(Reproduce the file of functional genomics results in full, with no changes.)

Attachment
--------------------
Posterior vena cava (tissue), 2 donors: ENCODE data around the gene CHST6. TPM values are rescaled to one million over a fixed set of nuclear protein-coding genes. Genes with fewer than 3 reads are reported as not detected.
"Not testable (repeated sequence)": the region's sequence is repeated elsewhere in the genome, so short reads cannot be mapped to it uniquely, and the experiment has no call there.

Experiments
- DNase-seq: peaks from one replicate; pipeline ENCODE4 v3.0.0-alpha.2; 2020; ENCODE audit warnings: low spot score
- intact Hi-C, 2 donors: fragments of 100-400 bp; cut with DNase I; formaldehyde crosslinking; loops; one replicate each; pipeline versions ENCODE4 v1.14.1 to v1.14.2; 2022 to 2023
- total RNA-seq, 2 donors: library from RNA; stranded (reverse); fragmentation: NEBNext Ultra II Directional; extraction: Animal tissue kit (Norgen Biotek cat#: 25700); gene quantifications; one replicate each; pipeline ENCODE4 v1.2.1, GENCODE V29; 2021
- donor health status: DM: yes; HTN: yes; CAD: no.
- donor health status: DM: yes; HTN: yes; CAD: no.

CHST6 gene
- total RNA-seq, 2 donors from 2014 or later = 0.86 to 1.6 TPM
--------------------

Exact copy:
Posterior vena cava (tissue), 2 donors: ENCODE data around the gene CHST6. TPM values are rescaled to one million over a fixed set of nuclear protein-coding genes. Genes with fewer than 3 reads are reported as not detected.
"Not testable (repeated sequence)": the region's sequence is repeated elsewhere in the genome, so short reads cannot be mapped to it uniquely, and the experiment has no call there.

Experiments
- DNase-seq: peaks from one replicate; pipeline ENCODE4 v3.0.0-alpha.2; 2020; ENCODE audit warnings: low spot score
- intact Hi-C, 2 donors: fragments of 100-400 bp; cut with DNase I; formaldehyde crosslinking; loops; one replicate each; pipeline versions ENCODE4 v1.14.1 to v1.14.2; 2022 to 2023
- total RNA-seq, 2 donors: library from RNA; stranded (reverse); fragmentation: NEBNext Ultra II Directional; extraction: Animal tissue kit (Norgen Biotek cat#: 25700); gene quantifications; one replicate each; pipeline ENCODE4 v1.2.1, GENCODE V29; 2021
- donor health status: DM: yes; HTN: yes; CAD: no.
- donor health status: DM: yes; HTN: yes; CAD: no.

CHST6 gene
- total RNA-seq, 2 donors from 2014 or later = 0.86 to 1.6 TPM